SALT LAKE CITY – The first exhibit to debut in the changing exhibit gallery of the Natural History Museum of Utah at the Rio Tinto Center, the University of Utah, articulates the stories of the people who helped the Museum complete its amazing journey into its new home on the former shoreline of ancient Lake Bonneville. From the Ground Up is an interactive exhibit that goes back to the Museum’s first days in the old George Thomas Building, and it details the behind-the-scene efforts that went into the Museum’s new residence, the Rio Tinto Center.
“The Rio Tinto Center is a wonderful marriage between architectural and exhibit design,” noted Exhibit Designer Tim Lee. “We think this exhibit is a great opportunity for us to not only recap the 25-year trek, but for us to tell the stories of everyone who helped make this place happen.”
Dedication of the 163,000-square-foot Rio Tinto Center was on Nov. 17, 2011, and it opened to the general public on the following day. However, the initial planning of it began in the early 1990’s, and the actual design process began in 2005 when Museum staff, architects and exhibit designers took a trip across the entire state of Utah to absorb its cultural and geological diversity. The trip, in turn, set hundreds of workers in motion from Ennead and GSBS Architects, the Museum, Ralph Applebaum Associates, Big-D Construction and Design Workshop. All of their individual efforts collectively culminated in the new Museum and, ultimately this exhibit, From the Ground Up.
Among the behind-the-scenes photos, scale models, and sketches found throughout the exhibit, From the Ground Up includes several interactive elements that engage the visitors. A timeline affixed to the floor immerses visitors in the exhibit as it guides them through the hall, highlighting major milestones in the process. It adeptly winds past several recycled freestanding walls built out of the same wood pallets used to move the collections to the Rio Tinto Center. The timeline also takes people past: an interactive 2-minute time-lapse movie of the construction process; an interactive where visitors dump water on a piece of pervious concrete to see it in action; taped interviews with several of the people involved in the process; and it has several touch specimens, including copper from Bingham Canyon Mine, authentic blue prints of the Rio Tinto Center, board-form concrete, and several of the design elements seen in the building.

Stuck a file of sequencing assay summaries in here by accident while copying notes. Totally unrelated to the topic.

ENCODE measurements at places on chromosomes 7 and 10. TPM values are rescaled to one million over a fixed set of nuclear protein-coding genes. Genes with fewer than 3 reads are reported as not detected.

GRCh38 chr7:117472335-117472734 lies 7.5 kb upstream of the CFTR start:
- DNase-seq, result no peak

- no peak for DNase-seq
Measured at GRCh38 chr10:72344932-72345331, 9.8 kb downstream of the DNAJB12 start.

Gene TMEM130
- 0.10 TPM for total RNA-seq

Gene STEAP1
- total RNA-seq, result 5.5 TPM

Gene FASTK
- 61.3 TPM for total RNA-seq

The Natural History Museum of Utah’s From the Ground Up exhibit is presented by Big-D Construction, with additional support from Ennead Architects/GSBS Architects, Staker Parson Companies, A&B Mechanical, and the C. Comstock Clayton Foundation.
The Natural History Museum of Utah, the University of Utah, is one of the leading scientific research and cultural institutions in the Intermountain West. Established in 1963, the Museum cares for over 1.2 million objects and offers innovative exhibitions and educational programs to thousands of residents and visitors each year, including traveling and permanent exhibits, special events and other programs. The Museum also offers a variety of outreach programs to communities and schools throughout Utah, reaching every school district in the state annually. The Museum has an active research program with more than 30 scientists and 10 field expeditions each year.